I have recently begun to hand wipe my intaglio plates.
For those not familiar with the intaglio processes, in an intaglio print, the image areas are recessed below the surface of the plate. This can be done with acid (or electricity, more on that another time) for an etching or aquatint, by scratching mechanically (drypoint), or by carving yielding an engraving (see my post from 20 November, In the zone). The ink is then applied all over the plate and the excess ink is wiped off of the surface, leaving the ink in the recesses.
Up to now, I have been doing most of my wiping with tarlatan. (Tarlatan is a heavily starched, open weave material, similar to cheesecloth). I would start with a fairly dirty one, folded into a ball and begin to remove ink by wiping in a sweeping fashion. Then as the ink came off, I would switch to a somewhat cleaner one and continue to work with an increasingly light touch until the plate looked clean enough. If there was an area that I wanted to bring somewhat brighter, I would use some newsprint held flat to remove the plate tone in those areas.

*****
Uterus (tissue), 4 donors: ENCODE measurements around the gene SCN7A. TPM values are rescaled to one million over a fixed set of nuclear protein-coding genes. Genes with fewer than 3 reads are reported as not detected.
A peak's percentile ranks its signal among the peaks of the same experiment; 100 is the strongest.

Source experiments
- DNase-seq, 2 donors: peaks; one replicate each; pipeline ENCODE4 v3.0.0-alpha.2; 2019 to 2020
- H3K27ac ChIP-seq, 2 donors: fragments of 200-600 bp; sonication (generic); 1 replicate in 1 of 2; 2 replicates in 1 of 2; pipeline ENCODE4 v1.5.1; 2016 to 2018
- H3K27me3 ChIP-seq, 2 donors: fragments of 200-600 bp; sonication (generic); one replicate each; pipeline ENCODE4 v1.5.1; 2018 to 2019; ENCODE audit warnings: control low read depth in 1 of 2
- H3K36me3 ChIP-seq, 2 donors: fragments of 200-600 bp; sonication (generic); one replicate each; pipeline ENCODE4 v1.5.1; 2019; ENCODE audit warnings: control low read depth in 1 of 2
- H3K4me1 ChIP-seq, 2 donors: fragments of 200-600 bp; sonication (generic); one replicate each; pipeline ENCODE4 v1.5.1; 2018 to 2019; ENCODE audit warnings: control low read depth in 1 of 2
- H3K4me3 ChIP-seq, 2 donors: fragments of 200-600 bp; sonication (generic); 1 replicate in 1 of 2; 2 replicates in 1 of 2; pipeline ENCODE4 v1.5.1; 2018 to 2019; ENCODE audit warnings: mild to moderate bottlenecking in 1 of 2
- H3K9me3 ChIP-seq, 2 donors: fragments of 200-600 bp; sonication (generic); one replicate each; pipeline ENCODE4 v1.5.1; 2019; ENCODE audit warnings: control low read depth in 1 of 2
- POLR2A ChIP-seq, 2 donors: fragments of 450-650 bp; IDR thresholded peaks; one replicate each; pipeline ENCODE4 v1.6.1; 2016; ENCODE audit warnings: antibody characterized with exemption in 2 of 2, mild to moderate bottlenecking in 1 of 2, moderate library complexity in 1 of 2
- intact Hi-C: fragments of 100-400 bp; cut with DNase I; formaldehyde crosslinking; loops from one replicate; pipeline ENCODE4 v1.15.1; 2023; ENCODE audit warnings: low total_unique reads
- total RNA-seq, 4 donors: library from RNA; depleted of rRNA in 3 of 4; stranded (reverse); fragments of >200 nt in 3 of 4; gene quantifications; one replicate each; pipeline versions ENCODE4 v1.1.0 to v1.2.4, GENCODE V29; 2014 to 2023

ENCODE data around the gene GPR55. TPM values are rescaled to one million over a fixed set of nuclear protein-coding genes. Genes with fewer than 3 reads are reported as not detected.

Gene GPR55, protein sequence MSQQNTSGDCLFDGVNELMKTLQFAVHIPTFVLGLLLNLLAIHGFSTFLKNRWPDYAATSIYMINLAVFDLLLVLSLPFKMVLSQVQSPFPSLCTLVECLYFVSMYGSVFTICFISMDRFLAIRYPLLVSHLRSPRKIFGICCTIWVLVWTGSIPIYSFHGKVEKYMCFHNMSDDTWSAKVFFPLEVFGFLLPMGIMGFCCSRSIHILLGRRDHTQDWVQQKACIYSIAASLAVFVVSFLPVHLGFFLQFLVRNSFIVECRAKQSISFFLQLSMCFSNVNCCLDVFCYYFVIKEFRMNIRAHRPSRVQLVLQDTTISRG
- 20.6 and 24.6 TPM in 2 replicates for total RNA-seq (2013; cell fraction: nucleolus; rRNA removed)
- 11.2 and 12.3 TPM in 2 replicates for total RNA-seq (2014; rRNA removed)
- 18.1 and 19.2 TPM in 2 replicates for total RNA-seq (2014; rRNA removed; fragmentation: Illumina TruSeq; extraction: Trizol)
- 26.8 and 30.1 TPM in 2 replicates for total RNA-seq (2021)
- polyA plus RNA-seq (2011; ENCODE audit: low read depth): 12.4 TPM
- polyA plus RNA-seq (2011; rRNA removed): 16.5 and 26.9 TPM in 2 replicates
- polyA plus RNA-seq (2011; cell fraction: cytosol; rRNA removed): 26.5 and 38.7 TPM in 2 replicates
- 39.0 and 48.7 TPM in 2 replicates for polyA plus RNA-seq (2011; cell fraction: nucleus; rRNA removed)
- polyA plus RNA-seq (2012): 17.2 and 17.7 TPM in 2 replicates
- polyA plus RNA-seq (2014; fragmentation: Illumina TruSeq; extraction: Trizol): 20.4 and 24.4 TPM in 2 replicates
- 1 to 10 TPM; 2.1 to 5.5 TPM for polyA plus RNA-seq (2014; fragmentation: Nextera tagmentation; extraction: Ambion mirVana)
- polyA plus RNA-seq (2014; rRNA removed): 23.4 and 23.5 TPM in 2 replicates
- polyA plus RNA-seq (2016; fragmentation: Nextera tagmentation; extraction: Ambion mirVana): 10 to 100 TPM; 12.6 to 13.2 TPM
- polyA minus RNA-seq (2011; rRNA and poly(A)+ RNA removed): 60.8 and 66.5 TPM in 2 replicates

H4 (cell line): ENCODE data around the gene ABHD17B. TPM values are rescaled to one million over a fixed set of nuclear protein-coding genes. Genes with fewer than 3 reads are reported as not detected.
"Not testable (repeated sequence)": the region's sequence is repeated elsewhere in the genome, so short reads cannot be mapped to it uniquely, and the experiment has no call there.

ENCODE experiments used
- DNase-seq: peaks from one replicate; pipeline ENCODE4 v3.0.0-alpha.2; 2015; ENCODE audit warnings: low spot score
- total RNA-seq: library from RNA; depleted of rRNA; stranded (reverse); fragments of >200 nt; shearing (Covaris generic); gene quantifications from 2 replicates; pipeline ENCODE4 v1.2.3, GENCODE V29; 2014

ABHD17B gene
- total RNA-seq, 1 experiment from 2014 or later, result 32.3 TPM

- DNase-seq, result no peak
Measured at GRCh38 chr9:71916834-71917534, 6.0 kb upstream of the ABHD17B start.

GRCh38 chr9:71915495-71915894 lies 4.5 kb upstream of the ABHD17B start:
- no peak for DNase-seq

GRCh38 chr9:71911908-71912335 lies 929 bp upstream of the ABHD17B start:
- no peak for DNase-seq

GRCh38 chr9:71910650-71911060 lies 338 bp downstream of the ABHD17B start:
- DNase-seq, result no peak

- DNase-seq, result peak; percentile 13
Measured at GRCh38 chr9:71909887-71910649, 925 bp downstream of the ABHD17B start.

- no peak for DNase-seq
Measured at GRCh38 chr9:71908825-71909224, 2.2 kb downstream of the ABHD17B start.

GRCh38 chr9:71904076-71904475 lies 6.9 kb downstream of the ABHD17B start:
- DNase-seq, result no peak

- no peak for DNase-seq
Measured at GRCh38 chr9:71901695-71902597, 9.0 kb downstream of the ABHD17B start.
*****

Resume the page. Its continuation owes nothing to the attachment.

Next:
Not long ago I had a chance to read a discussion of printing by Kathan Brown, founder of Crown Point Press in San Francisco. She advocates removing the initial pass of ink with a tarlatan, and then using your bare hand to wipe off the remainder of the ink. I tried it, and I am sold.
I do most of the wiping with the fleshy pad on the heel of my hand, opposite the thumb. I make a couple of light passes over the plate and then wipe my hand on a rag that I hold in the same hand as the plate. As the plate gets cleaner, the touch gets lighter. The whole process goes very quickly.
I find that there are a number of advantages to this method.
Having done several plates this way, I do not think that I would go back. I love the sensitivity and control.